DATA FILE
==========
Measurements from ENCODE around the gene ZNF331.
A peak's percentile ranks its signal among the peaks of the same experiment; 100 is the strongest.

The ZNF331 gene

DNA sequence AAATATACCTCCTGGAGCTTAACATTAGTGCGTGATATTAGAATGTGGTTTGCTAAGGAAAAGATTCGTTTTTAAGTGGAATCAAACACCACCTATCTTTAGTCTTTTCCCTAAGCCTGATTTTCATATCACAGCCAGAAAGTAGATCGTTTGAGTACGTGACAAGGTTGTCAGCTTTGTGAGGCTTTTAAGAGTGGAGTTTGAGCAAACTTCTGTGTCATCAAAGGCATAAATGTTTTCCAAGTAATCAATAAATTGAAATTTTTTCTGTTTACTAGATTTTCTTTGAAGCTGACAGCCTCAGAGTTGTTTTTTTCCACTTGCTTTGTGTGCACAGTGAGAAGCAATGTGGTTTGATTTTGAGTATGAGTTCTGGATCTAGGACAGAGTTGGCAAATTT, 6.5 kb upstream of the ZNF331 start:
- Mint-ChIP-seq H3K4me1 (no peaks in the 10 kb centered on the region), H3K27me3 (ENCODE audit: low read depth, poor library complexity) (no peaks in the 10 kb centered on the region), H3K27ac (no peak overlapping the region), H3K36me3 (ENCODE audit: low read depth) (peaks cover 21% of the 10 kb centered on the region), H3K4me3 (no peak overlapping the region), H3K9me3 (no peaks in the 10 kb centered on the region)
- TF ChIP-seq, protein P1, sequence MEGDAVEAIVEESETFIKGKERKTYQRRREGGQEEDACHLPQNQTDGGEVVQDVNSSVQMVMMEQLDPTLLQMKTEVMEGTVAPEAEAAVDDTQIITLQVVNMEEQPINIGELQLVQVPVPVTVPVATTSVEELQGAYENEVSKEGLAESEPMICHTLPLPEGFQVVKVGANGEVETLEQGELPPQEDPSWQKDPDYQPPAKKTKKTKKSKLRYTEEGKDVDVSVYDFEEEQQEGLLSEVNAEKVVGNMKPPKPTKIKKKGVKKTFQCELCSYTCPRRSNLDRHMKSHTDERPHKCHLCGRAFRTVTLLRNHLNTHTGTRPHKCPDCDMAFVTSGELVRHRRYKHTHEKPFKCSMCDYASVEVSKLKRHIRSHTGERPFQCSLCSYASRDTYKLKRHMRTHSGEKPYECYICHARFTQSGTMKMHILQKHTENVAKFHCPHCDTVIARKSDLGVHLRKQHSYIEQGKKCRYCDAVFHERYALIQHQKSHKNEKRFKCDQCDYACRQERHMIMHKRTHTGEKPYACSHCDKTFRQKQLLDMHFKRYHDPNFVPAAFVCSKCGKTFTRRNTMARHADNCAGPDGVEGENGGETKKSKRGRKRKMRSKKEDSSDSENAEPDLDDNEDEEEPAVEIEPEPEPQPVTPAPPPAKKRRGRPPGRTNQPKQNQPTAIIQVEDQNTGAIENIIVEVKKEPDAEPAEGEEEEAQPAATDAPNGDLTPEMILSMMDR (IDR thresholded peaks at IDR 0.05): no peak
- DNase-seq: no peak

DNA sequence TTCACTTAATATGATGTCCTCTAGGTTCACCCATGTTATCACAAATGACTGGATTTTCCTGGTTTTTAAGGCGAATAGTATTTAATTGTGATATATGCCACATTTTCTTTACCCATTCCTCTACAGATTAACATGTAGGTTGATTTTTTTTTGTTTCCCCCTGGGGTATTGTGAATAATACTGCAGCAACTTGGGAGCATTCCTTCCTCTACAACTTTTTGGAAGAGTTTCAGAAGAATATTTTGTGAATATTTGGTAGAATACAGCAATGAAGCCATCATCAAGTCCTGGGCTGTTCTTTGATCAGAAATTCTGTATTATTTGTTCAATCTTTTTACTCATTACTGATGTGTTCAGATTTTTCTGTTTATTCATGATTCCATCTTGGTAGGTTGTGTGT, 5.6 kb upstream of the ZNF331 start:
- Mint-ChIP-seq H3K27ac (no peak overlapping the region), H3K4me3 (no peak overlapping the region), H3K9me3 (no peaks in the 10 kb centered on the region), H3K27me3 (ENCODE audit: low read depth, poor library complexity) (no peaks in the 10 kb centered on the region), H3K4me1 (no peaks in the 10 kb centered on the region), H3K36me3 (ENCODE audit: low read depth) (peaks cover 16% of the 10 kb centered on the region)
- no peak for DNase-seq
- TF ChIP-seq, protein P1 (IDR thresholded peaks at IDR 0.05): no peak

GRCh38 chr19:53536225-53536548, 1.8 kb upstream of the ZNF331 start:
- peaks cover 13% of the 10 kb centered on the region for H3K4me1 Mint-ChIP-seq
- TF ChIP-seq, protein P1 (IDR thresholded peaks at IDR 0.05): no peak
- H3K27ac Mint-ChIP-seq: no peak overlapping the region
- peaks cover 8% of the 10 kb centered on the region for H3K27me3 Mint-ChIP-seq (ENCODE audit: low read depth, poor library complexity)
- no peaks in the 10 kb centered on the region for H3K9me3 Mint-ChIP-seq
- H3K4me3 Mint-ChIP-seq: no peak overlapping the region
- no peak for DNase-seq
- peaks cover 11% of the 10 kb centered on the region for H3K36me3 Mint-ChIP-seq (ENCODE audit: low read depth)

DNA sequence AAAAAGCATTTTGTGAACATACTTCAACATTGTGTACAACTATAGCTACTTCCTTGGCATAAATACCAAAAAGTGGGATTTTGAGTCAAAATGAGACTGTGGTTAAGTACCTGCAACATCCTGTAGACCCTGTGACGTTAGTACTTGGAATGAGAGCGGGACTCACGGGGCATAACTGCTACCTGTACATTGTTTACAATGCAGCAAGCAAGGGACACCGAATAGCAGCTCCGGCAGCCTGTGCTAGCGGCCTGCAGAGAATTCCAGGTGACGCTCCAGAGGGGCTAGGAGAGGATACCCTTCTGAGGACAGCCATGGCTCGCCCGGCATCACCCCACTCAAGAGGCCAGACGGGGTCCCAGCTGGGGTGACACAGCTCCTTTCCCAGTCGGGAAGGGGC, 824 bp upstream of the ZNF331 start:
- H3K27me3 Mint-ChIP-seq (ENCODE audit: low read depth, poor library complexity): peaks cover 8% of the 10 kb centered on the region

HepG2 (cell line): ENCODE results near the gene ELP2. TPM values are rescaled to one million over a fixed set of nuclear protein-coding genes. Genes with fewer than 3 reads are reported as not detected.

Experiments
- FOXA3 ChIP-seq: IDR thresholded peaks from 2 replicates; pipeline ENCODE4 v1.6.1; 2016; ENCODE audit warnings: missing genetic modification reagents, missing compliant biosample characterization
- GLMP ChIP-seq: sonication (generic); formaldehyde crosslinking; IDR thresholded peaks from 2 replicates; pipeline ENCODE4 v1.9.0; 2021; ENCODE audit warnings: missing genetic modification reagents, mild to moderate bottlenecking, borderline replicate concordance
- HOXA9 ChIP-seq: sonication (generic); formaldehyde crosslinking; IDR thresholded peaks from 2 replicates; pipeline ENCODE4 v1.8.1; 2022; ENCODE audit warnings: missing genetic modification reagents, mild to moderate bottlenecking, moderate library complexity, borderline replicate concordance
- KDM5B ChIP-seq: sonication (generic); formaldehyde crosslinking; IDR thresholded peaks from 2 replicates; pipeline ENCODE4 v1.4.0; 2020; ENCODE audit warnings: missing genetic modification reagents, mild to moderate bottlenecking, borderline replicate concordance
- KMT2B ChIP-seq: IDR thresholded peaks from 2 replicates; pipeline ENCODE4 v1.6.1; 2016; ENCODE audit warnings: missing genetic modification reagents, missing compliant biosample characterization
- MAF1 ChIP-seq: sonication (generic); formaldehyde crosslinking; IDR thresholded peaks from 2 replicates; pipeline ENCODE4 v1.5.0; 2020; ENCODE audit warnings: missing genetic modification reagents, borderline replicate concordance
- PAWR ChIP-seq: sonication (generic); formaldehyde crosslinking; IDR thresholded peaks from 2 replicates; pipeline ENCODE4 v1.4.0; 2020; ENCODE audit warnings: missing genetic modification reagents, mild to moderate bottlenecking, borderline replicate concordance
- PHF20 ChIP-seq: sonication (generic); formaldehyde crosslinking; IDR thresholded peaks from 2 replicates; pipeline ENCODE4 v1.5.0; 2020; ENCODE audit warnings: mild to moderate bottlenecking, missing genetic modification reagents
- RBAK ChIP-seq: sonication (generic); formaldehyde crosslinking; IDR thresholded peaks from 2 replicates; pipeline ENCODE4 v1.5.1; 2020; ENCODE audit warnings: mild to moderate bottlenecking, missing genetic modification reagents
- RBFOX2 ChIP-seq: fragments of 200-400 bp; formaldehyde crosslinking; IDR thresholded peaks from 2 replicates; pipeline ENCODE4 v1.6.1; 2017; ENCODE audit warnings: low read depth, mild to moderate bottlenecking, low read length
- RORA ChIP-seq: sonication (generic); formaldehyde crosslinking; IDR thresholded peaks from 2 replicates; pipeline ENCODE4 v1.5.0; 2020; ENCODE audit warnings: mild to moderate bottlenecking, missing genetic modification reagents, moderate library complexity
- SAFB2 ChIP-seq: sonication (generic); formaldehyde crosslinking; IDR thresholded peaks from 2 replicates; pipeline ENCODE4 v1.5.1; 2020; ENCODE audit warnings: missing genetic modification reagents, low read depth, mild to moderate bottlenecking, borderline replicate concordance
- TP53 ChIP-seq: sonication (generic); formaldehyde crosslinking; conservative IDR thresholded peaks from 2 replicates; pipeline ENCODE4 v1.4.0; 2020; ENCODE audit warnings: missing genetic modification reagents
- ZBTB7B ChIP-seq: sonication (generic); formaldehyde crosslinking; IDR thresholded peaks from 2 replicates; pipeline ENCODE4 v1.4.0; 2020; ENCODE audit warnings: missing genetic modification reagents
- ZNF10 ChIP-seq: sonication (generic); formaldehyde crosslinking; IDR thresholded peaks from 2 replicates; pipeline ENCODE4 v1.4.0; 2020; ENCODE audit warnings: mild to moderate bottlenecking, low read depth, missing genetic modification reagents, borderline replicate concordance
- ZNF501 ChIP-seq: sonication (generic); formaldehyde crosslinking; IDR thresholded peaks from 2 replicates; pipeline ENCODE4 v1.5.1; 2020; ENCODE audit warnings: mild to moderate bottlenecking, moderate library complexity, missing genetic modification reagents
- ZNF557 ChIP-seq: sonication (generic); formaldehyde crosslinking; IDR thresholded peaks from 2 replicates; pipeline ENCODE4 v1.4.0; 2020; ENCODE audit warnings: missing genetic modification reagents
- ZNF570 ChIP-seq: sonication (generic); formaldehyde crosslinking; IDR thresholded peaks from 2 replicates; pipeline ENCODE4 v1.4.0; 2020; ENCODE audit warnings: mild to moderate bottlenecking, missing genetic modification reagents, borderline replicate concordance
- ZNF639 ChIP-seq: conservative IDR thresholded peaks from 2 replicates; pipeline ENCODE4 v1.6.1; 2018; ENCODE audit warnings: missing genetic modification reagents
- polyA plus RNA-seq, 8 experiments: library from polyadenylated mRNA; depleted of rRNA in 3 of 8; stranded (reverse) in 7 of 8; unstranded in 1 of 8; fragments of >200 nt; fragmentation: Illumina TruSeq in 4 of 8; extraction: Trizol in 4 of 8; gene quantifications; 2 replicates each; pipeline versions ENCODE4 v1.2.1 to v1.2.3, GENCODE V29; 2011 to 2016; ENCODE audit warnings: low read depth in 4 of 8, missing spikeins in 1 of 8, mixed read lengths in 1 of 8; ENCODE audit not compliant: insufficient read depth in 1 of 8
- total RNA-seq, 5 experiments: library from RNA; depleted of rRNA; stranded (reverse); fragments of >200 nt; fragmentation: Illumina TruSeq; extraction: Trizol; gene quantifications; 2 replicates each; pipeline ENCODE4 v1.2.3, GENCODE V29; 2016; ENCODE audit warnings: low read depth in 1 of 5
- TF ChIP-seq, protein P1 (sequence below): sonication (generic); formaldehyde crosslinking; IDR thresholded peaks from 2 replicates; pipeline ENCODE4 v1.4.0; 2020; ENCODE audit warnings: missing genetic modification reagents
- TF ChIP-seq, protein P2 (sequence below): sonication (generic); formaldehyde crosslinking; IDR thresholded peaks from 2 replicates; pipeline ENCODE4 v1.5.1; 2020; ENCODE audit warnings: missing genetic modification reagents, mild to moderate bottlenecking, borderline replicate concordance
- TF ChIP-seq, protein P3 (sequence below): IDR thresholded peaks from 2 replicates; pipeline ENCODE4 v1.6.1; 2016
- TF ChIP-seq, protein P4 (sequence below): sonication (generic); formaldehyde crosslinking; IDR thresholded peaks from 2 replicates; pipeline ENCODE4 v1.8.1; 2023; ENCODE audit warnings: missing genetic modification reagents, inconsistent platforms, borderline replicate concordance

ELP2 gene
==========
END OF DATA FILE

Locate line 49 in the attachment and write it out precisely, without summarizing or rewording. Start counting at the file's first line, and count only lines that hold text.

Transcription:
- TF ChIP-seq, protein P4 (sequence below): sonication (generic); formaldehyde crosslinking; IDR thresholded peaks from 2 replicates; pipeline ENCODE4 v1.8.1; 2023; ENCODE audit warnings: missing genetic modification reagents, inconsistent platforms, borderline replicate concordance